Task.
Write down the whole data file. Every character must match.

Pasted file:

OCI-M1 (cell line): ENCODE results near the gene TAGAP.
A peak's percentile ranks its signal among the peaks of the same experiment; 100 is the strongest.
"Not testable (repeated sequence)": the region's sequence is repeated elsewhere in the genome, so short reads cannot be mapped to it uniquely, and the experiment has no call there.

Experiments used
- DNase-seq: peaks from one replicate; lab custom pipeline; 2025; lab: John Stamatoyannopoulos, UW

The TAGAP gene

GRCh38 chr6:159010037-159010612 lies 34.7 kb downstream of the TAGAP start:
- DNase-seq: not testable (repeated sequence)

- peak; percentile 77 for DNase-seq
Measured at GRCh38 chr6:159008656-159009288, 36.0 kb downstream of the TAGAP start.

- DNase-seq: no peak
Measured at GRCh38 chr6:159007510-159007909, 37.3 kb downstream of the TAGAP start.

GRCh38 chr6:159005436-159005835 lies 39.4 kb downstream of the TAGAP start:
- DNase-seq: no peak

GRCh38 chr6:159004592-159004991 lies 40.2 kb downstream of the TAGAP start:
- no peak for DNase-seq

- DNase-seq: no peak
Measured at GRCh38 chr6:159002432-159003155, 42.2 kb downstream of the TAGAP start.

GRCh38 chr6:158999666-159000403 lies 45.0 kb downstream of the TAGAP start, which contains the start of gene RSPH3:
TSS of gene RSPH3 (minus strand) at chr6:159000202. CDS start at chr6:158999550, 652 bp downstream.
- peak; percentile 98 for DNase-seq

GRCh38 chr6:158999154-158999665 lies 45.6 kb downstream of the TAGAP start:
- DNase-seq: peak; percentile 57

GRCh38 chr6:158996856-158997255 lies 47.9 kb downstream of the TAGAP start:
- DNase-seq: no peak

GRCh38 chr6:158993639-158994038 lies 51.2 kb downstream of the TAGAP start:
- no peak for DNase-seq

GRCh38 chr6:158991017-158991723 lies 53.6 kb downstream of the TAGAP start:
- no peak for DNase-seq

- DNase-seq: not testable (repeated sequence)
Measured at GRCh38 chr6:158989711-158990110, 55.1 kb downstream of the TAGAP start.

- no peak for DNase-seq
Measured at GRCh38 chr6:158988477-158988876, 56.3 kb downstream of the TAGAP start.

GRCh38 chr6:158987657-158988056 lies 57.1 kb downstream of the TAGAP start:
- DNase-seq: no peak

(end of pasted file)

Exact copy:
OCI-M1 (cell line): ENCODE results near the gene TAGAP.
A peak's percentile ranks its signal among the peaks of the same experiment; 100 is the strongest.
"Not testable (repeated sequence)": the region's sequence is repeated elsewhere in the genome, so short reads cannot be mapped to it uniquely, and the experiment has no call there.

Experiments used
- DNase-seq: peaks from one replicate; lab custom pipeline; 2025; lab: John Stamatoyannopoulos, UW

The TAGAP gene

GRCh38 chr6:159010037-159010612 lies 34.7 kb downstream of the TAGAP start:
- DNase-seq: not testable (repeated sequence)

- peak; percentile 77 for DNase-seq
Measured at GRCh38 chr6:159008656-159009288, 36.0 kb downstream of the TAGAP start.

- DNase-seq: no peak
Measured at GRCh38 chr6:159007510-159007909, 37.3 kb downstream of the TAGAP start.

GRCh38 chr6:159005436-159005835 lies 39.4 kb downstream of the TAGAP start:
- DNase-seq: no peak

GRCh38 chr6:159004592-159004991 lies 40.2 kb downstream of the TAGAP start:
- no peak for DNase-seq

- DNase-seq: no peak
Measured at GRCh38 chr6:159002432-159003155, 42.2 kb downstream of the TAGAP start.

GRCh38 chr6:158999666-159000403 lies 45.0 kb downstream of the TAGAP start, which contains the start of gene RSPH3:
TSS of gene RSPH3 (minus strand) at chr6:159000202. CDS start at chr6:158999550, 652 bp downstream.
- peak; percentile 98 for DNase-seq

GRCh38 chr6:158999154-158999665 lies 45.6 kb downstream of the TAGAP start:
- DNase-seq: peak; percentile 57

GRCh38 chr6:158996856-158997255 lies 47.9 kb downstream of the TAGAP start:
- DNase-seq: no peak

GRCh38 chr6:158993639-158994038 lies 51.2 kb downstream of the TAGAP start:
- no peak for DNase-seq

GRCh38 chr6:158991017-158991723 lies 53.6 kb downstream of the TAGAP start:
- no peak for DNase-seq

- DNase-seq: not testable (repeated sequence)
Measured at GRCh38 chr6:158989711-158990110, 55.1 kb downstream of the TAGAP start.

- no peak for DNase-seq
Measured at GRCh38 chr6:158988477-158988876, 56.3 kb downstream of the TAGAP start.

GRCh38 chr6:158987657-158988056 lies 57.1 kb downstream of the TAGAP start:
- DNase-seq: no peak